Southern California Partnership for Jobs nonprofit works to raise awareness on local infrastructure needs

Southern California Partnership for Jobs nonprofit works to raise awareness on local infrastructure needs
Traffic flows through the interchange of the 60 and 57 freeways in Diamond Bar on Wednesday, March 18, 2015. Photo by Watchara Phomicinda/ San Gabriel Valley Tribune

 

REGION – North County cities are getting their most dire infrastructure improvement wishes granted thanks to the 2017 passage of SB1.  The Road and Repair Accountability Act is a landmark transportation investment to rebuild California by fixing neighborhood streets, freeways and bridges.  “The passage of SB1 means that $52 billion is being invested over the next 10 years to complete projects in our communities,” John Hakel, Executive Director of Southern California Partnership for Jobs said.  “While this is a victory for our state, we are working to increase awareness about the continuous need for long term infrastructure funding.”

According to Hakel, the bill amounts to approximately $5 billion a year to support infrastructure improvements, but it’s a drop in the bucket compared to what is actually needed.  “To get everything in tip-top shape, we would need $300 billion,” he said.  Southern California Partnership for Jobs works with cities and local regional agencies to raise public awareness and educate elected officials about the most severe infrastructure needs to improve conditions within our communities.

Southern California Partnership for Jobs is a nonprofit which represents 2,750 contractors who employ more than 90,000 union workers in Southern California.  “In 2014 there was a frustration by both the general contractor community and unions about the lack of transportation tax funds available to fix the degradation of our infrastructure,” Hakel said.  “The unions and contractors came together to fund and begin supporting a way to strategically educate the public and public officials why there needs to be more infrastructure funding.”

Prior to SB1, there was no designated state money to address these issues.  “We couldn’t motivate the legislature to come up with a game plan to address these very critical problems,” Hakel said.  “The cities and counties didn’t have the money; the state didn’t have the money.  But with SB1 funds, we have begun to clean up and make our roads and communities safer.”

The benefits of SB1’s passage is twofold.  While transportation infrastructure projects make safer communities, it also means more local jobs.  “SB1 is a job creator,” Hakel said.  “The White House Council of Economic Advisors found that every $1 billion invested in transportation infrastructure supports 13,000 jobs a year.  SB1 is putting people to work rebuilding California.

In Encinitas, the Santa Fe Drive Corridor Bike and Pedestrian Improvement Project is a prime example of SB1 funs at work.  “The city knew exactly what project needed funding, and said ‘We have got to fix this,” Hakel said.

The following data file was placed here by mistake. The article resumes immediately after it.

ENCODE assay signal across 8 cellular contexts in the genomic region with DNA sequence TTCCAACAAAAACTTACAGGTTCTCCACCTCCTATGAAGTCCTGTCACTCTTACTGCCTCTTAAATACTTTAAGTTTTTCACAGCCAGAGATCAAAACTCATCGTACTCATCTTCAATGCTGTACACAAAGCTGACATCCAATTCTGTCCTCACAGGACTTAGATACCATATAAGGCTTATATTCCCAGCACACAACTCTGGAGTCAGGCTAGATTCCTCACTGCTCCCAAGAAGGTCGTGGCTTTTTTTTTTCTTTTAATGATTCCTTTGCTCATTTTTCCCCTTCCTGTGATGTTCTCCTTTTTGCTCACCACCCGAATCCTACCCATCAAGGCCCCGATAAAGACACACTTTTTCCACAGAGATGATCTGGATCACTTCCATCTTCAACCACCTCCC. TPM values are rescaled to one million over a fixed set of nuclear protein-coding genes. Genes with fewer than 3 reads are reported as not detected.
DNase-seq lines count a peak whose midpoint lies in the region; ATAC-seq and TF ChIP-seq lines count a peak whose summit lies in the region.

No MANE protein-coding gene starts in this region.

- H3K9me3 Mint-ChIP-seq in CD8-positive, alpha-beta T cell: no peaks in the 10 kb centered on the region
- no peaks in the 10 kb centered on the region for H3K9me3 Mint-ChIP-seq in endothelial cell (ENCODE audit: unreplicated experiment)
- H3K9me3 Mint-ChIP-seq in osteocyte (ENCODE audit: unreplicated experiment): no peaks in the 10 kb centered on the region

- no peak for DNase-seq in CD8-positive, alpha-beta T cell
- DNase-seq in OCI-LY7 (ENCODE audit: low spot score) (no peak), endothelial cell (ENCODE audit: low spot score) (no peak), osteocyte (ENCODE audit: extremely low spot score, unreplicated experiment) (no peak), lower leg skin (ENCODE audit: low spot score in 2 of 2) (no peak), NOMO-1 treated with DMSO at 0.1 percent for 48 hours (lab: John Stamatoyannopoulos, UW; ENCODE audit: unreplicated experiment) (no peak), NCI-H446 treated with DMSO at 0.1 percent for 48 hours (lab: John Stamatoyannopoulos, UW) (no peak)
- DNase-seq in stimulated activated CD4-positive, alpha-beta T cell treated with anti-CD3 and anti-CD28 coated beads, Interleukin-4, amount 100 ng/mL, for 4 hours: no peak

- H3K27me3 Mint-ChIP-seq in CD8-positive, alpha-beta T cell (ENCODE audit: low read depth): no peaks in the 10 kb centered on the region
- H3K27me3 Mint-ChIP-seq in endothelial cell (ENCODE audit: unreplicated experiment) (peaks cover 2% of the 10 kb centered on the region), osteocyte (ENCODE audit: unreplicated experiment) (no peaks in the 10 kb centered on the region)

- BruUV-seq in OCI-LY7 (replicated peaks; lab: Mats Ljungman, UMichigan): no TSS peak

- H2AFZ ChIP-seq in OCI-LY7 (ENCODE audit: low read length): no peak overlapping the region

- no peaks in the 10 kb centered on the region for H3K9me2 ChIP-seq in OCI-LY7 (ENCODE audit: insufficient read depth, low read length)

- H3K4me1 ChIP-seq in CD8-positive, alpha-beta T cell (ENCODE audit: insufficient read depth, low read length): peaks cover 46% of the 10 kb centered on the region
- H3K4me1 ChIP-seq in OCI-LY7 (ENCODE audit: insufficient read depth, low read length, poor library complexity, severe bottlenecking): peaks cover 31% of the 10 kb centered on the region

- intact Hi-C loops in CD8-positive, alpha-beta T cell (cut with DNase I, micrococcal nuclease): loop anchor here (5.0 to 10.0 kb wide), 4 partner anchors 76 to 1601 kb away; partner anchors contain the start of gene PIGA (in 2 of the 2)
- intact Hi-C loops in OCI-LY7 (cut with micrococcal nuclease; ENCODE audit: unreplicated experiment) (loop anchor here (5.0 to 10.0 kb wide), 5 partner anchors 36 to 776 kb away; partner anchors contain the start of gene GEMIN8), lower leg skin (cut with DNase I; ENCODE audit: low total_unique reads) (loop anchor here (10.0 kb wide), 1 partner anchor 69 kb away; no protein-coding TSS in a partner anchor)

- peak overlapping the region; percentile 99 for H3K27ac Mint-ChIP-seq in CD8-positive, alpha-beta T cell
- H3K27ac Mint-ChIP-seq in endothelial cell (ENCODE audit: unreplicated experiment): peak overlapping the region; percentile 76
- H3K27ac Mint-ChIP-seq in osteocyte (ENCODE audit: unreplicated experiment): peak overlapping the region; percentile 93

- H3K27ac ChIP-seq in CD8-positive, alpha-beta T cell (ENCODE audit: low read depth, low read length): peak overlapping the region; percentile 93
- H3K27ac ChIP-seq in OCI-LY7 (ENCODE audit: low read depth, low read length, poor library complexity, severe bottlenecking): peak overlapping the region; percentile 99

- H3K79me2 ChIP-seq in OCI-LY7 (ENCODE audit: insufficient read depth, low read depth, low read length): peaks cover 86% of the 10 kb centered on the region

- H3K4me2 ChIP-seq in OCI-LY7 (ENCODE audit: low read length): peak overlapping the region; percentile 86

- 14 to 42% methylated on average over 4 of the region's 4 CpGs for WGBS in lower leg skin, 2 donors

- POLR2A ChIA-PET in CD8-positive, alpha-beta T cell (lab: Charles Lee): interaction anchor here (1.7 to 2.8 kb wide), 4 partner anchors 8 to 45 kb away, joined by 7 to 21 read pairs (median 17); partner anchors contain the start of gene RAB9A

The city of Vista submitted a request for projects that needed construction overlay work.  Work is currently underway.

Solana Beach has an annual pavement management program that identifies about a dozen streets in need of repair,” Hakel said.  “SB1 funds are now helping to fix pot holes and other immediate needs in the city.”

Escondido residents have a possible safety issue near Juniper Elementary School.  “With SB1 funds we will be able to address bike and pedestrian improvements to create safe routes to school,” Hakel said.  “We can keep children out of harm’s way and make routes easier and cleaner for motorists.

Proposition 69, which will be on the June ballot, is crucial to ensure SB1 funds continue to support local infrastructure.  “A “yes” vote on this proposition means that the state can’t take away money and use it for other things,” Hakel said.  “It assures the voter that those projects approved will be funded and will be completed.”

Southern California Partnership for Jobs stays true to its mission of raising awareness with continuous updates to its website and social media accounts.  “We even have a QR code which people can scan to learn where all work is being done here in their community,” Hakel said.  “We really want people to stay up to date, see what projects we are working on, what’s in the pipeline and what has been completed.”

As more projects are underway, communities are already enjoying the benefits of SB1 funds and Southern California Partnership for Jobs’ outreach.  “So far, we’ve had a great response from the public and public officials with a lot of positive feedback,” Hakel said.  “Everyone appreciates knowing how their tax dollars are being spent.”

To learn more about SB1 and Proposition 69, visit rebuildsocal.org.  To find up-to-date information about future projects you can search #rebuildsocal on Facebook, Twitter and YouTube.

 

 

 

 

 

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